Approximately 100ml of autologous bone marrow was collected under conscious sedation, and with informed consent, from the posterior iliac crest, using preservative-free heparin as anticoagulant (final heparin concentration 10–25 units/ml marrow). The marrow was transported to the cell processing laboratory at ambient temperature in validated coolers where it was processed on the Sepax device using the density gradient program. Prior to separation, the marrow was filtered (170–200μm pore size) and samples were taken for sterility testing (aerobic and anaerobic), using the Bactec blood culture system (Becton Dickinson, Franklin Lakes, NJ) with extended incubation for 14 days, cell count (by automated blood analyzer – Sysmex or Coulter) and three part differential (manual, by automated counter or by flow, depending on processing center). Marrow was diluted to a maximum volume of 120ml (minimum processing volume required is 30ml) in saline containing 5% human serum albumin (saline/HSA), and loaded onto the Sepax for processing.
The Sepax cell processing system uses a rotating syringe technology that facilitates separation through rotation of the syringe chamber and component transfer by displacement of the syringe piston. This is accomplished using a functionally closed and sterile disposable set. In the density gradient procedure the disposable kit is installed into the device and the inlet line primed with marrow. The density medium (Ficoll-Paque Premium, GE Healthcare Bio-Sciences AB, Björkgatan, Sweden) is introduced automatically into the device where the separation is accomplished. The mononuclear cells are retained in the separation chamber, washed three times and then expelled into the final product bag. This procedure has been demonstrated to produce a product comparable or superior in terms of purity and yield to a manual density gradient separation procedure . The Sepax devices used in these studies are not currently approved in the United States for this indication and were used under IND approval (the newer SepaxRM device, however, has received 510K exemption from the FDA for density gradient separation of marrow).
At the completion of the separation, samples were taken for cell count, viability, three part differential, colony forming unit – granulocyte, monocyte (CFU-GM) using the Methocult system (StemCell Technologies, Vancouver, BC), and the cells were adjusted to the required concentration and volume. Samples were then taken for aerobic and anaerobic sterility by Bactec, release sterility by Gram stain, release Endotoxin testing by LAL using the Endosafe device  (Charles River, Wilmington, MA), and flow cytometric analysis.
For the TIME and Late-TIME protocols the target cell dose was 1.5×108 ABMMC in 30ml saline/HSA packaged in a 150ml transfer pack. The placebo consisted of an equal volume of saline/HSA containing 100μl of autologous whole blood to provide a placebo with the same visual appearance as the marrow product. For the FOCUS protocol, in order to conserve cells, the product from the Sepax was sampled for endotoxin, sterility, colony formation and flow cytometry prior to adjustment of the cell concentration. The cells were then adjusted to a target concentration 3.33×107 ABMMC/ml in a final volume of 3.2ml. One milliliter of this suspension was then aseptically transferred in a sterile field to each of three 1ml syringes, which were capped and packaged in a sterile plastic bag that was transferred to a second sterile bag for transportation to the cardiac catheterization facility. The remaining cells were used to perform a Gram stain for release testing. Cells for administration were transported at ambient temperature in coolers validated to maintain the cells within the appropriate temperature range for double the anticipated transport time.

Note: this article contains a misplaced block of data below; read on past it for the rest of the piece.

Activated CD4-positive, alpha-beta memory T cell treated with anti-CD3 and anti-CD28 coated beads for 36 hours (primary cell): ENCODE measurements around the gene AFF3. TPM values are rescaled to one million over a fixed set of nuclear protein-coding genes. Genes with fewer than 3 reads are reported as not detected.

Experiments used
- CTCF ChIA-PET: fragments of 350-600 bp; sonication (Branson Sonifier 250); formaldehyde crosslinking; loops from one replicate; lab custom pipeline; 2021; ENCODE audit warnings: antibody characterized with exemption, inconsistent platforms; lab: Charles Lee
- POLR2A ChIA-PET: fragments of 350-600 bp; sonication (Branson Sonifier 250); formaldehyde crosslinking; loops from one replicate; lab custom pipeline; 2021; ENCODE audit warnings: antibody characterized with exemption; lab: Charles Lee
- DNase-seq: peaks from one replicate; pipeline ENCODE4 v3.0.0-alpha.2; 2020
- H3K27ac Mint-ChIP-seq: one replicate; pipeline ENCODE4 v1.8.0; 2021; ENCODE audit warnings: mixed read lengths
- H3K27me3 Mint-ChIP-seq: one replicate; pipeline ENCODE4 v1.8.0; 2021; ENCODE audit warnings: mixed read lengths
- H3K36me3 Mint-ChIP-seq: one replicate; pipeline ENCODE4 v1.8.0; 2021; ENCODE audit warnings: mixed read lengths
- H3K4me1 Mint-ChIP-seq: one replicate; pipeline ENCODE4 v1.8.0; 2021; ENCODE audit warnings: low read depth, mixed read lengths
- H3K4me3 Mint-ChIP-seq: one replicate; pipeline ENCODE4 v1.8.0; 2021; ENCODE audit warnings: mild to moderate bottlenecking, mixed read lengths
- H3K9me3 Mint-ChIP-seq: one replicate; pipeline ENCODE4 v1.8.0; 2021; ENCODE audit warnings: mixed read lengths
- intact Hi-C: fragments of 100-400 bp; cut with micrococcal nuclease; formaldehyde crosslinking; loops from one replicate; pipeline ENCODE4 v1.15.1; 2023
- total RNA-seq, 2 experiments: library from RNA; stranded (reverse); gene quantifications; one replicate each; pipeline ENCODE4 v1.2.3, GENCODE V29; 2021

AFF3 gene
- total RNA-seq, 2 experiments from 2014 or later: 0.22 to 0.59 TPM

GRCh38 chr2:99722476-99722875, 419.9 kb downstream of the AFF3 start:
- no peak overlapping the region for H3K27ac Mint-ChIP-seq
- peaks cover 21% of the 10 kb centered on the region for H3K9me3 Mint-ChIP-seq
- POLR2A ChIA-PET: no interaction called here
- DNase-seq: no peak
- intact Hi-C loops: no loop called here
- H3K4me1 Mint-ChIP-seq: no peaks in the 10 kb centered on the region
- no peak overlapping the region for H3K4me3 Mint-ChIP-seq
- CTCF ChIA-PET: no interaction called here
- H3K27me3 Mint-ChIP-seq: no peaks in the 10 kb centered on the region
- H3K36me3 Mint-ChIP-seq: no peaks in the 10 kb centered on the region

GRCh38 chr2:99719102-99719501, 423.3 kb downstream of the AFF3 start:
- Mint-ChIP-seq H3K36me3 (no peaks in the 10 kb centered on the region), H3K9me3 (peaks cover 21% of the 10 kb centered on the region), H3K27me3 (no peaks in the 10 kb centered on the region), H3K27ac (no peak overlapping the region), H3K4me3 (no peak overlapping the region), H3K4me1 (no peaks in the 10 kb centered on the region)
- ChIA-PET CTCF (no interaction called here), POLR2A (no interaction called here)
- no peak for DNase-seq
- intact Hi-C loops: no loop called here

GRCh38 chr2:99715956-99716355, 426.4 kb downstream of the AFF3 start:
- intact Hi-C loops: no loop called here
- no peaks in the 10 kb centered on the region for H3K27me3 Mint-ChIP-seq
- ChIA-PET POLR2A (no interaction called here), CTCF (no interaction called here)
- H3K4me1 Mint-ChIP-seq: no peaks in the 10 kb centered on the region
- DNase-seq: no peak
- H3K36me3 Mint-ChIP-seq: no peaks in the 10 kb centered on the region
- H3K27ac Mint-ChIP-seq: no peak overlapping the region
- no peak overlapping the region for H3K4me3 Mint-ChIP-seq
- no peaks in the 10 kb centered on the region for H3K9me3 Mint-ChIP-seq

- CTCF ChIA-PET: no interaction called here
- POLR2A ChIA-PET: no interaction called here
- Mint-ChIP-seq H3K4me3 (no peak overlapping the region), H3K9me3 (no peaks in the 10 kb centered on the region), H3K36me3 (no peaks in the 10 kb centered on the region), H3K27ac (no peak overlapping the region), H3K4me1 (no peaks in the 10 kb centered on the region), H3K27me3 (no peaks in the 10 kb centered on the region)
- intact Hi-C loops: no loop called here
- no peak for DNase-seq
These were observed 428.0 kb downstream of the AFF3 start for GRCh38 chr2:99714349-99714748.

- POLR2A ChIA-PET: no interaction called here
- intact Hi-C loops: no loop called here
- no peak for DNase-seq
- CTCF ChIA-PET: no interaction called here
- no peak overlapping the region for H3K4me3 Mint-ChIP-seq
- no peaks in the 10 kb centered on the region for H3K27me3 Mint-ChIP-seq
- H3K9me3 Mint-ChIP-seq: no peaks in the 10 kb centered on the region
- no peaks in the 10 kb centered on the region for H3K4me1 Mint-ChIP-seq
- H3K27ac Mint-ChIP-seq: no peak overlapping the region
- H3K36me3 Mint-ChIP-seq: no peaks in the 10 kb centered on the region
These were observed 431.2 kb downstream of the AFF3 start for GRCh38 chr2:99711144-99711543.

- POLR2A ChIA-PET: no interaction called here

Release specifications consisted of the required number and concentration of cells (acceptable ranges were ≥ 1.5×108 for TIME and Late-TIME protocols and 0.8 – 1.1×108 for the FOCUS protocol1), negative Gram stain, Endotoxin dose of <5.0 EU/kg and viability ≥ 70% by Trypan blue exclusion. Additional testing consisted of Bactec aerobic and anaerobic sterility testing (specification: negative at 14 days), colony formation (specification: growth), and flow cytometry for CD34 (using ISHAGE gating) , CD45, CD133 and viability by 7-AAD (specification: report results). Briefly, for flow cytometric analysis cells in 100μl of buffer were stained with 100μl of a saturating concentration of the antibody using a lyse-wash protocol. Two hundred and fifty thousand to five hundred thousand events were acquired and progenitor cells analyzed using an analysis template based upon ISHAGE gating strategy.
In addition, surplus cells were shipped overnight to the biorepositories at the Universities of Florida (for colony and functional assays) and Minnesota (for banking and extensive flow cytometric analysis). Samples were packed in tubes wrapped in insulating material in commercial cell shipping packaging (EXAKT Technologies, Oklahoma City, OK) containing insulated frozen (−20°C) cold packs. These conditions were validated to maintain cell viability over a range of shipping times and external temperatures.